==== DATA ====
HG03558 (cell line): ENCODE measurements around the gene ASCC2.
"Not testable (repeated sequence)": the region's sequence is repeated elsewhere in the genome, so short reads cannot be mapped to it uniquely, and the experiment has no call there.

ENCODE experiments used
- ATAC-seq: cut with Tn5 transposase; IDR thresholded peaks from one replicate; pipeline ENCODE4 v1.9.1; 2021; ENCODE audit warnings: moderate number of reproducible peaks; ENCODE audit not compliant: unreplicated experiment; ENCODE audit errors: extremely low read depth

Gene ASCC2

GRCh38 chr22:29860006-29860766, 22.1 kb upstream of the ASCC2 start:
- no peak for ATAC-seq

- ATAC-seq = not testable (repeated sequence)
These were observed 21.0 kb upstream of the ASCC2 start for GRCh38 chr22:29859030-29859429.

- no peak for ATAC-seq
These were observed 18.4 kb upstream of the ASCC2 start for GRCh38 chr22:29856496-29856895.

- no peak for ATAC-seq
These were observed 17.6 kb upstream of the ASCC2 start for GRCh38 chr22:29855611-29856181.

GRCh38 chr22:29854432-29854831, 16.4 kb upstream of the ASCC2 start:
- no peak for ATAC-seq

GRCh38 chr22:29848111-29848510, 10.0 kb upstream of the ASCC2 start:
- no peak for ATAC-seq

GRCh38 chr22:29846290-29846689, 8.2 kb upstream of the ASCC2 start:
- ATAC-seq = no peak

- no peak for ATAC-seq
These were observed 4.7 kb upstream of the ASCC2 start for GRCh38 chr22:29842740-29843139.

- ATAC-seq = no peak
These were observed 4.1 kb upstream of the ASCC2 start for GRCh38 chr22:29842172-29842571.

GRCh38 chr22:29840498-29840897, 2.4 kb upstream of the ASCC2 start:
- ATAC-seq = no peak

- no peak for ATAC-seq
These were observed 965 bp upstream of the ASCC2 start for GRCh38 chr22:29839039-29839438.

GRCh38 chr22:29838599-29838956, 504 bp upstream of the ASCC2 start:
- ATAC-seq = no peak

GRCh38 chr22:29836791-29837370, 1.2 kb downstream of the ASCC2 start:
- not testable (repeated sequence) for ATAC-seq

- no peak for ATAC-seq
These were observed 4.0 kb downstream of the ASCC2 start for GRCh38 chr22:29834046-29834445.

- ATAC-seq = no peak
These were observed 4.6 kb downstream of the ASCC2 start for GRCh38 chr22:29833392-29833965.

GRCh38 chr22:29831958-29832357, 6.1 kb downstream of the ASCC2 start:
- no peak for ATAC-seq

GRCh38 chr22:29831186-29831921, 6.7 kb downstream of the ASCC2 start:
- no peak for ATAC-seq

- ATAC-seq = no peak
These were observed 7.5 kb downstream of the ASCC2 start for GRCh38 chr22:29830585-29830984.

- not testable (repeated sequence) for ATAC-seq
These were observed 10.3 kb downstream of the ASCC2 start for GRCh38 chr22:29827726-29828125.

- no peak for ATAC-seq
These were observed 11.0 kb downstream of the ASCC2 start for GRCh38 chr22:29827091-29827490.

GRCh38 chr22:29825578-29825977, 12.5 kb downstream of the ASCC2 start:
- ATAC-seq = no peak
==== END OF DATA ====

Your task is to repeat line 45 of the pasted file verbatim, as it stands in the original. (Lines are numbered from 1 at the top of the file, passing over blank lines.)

These were observed 11.0 kb downstream of the ASCC2 start for GRCh38 chr22:29827091-29827490.